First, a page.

10.  At least once a day, eat together at the table and talk about the day.  You didn't marry the television, your phone, the computer. newspaper, etc. so turn them off.  Your spouse's day, thoughts, feelings, experiences, etc. are more interesting and important than what's on those devices. 
11.  Some things are not to be shared with your close friends, parents, children or in-laws.  Learn to share in such a respectful and trusting attitude so that you can work things out with your spouse.  If you get stuck, find a therapist and the therapist isn't you mother.

Wednesday, August 10, 2016

A Gyroscopic Personality

Dr. Gardner Murphy, a Psychologist, describes a gyroscopic personality as the ability of an individual to remain stationary when his or her environment is revolving.  It is termed gyroscopic because a gyroscope spins and stays balanced despite the pitching and rolling of the ship or plane in which it is located.  It is the ability to stay upright despite the circumstances.  Too frequently our circumstances overcome us and send us spinning off in a strange direction of thoughts, feelings, attitudes, behaviors, etc.  I don't really know how the gyroscope works.  I do know that it is important for stability.  I believe that faith, in a personal God who loves and cares, can help an individual develop a gyroscope personality.  A personality with stability regardless of the circumstances.  Perhaps this was what Paul meant when he wrote, "I have learned to be content in whatever circumstances." (Philippians 4:11)

Saturday, August 6, 2016

But Don't Get Caught

I frequently hear folks talking about what's "right" and what's "wrong" as if their main sense of morality is to have a good time and enjoy life, but don't get caught.  I'm not against having a good time.  If some of these folks did get caught doing some of the activities about which they speak, they might become better persons.  I don't like the concept of a God who seems to be snooping and eavesdropping in order to keep us from having a good time.  I don't think that is a Biblically accurate concept of God.  God isn't out to "get me" or prevent me from having an enjoyable life.  How I behave will not change God; therefore, to keep my sense of wholeness and peace I can be satisfied with nothing less than my best--whether or not I "get caught."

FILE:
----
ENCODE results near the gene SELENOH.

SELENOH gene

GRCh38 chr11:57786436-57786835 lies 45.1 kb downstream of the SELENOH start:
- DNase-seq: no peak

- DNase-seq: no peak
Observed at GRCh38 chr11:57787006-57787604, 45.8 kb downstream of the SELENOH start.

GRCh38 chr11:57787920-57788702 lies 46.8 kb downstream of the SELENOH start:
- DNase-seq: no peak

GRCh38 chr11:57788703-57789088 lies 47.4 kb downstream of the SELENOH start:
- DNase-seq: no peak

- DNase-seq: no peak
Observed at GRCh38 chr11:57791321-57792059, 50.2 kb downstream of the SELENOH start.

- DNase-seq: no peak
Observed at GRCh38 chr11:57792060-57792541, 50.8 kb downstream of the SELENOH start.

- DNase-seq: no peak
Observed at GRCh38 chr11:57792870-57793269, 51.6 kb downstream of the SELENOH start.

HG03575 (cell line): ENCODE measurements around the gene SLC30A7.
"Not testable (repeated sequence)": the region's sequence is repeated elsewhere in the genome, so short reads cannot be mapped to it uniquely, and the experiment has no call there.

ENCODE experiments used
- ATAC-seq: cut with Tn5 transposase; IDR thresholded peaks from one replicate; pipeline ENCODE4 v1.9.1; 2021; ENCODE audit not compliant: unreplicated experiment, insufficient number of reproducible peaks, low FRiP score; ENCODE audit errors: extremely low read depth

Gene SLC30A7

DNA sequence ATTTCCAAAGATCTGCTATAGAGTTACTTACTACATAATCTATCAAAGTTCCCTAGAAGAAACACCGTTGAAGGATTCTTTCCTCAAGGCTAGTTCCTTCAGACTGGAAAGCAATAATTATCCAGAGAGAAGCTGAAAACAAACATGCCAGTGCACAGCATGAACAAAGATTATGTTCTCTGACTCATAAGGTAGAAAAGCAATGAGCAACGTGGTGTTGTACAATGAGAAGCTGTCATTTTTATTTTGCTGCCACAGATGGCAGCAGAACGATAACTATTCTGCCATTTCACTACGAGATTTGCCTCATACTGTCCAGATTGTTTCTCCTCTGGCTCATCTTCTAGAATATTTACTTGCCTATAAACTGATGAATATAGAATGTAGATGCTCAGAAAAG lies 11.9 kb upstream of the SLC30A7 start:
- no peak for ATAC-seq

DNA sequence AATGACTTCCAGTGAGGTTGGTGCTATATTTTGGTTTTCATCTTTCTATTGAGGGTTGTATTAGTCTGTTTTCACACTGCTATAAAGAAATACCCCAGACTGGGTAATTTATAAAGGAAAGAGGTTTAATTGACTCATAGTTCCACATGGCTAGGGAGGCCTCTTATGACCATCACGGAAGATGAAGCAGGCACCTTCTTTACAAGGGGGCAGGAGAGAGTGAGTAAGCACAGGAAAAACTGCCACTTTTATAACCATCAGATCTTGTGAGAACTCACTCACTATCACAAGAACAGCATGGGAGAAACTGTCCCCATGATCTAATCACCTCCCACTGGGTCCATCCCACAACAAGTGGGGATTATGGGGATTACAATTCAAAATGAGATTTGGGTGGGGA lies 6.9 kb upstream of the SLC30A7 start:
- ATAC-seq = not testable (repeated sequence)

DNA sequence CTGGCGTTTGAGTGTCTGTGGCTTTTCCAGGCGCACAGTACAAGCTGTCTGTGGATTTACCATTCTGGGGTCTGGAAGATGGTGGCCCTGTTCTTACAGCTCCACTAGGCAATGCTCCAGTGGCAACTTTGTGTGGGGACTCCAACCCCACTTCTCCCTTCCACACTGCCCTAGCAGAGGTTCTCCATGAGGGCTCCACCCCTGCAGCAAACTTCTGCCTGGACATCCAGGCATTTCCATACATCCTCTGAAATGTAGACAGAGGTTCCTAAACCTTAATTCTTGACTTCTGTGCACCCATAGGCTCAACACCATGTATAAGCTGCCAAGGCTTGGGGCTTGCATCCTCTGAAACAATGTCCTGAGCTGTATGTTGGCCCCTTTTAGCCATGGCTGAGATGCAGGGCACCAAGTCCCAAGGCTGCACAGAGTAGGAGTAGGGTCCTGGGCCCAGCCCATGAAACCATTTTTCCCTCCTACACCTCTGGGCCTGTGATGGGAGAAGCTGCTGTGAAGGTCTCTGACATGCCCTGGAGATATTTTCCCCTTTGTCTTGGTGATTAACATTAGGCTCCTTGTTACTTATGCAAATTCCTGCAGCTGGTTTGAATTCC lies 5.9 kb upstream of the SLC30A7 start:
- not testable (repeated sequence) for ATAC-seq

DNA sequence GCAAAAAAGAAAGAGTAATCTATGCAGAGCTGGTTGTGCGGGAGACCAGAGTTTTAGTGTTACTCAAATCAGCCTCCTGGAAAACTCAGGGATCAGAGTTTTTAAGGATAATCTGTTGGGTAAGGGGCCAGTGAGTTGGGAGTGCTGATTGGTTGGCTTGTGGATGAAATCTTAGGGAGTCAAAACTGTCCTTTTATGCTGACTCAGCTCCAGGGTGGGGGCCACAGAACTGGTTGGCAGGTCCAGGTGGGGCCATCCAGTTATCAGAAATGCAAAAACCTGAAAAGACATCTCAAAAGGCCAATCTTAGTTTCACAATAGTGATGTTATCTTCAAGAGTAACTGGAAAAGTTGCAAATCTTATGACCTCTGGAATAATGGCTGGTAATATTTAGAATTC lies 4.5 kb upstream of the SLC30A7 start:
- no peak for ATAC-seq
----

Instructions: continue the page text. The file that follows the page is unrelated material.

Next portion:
Monday, August 1, 2016


One of the clues to discover what is important to a person is to watch those things that makes them angry.  Some thing is important to a person or else their response would be indifference, not anger.  We become angry about those things that are important to us.  Anger is a strong emotion and we spend it upon matters that are significant for us.  Jesus never became angry over personal affronts.  He didn't get angry when he was belittled or misunderstood.  Even during the time of public humiliation and death, his prayer was "Father forgive them, they don't know what they are doing."  He did, however, become angry when he saw people mistreating others; especially when that mistreatment was being done by religious people.  What does your anger reveal about yourself and what's important to you?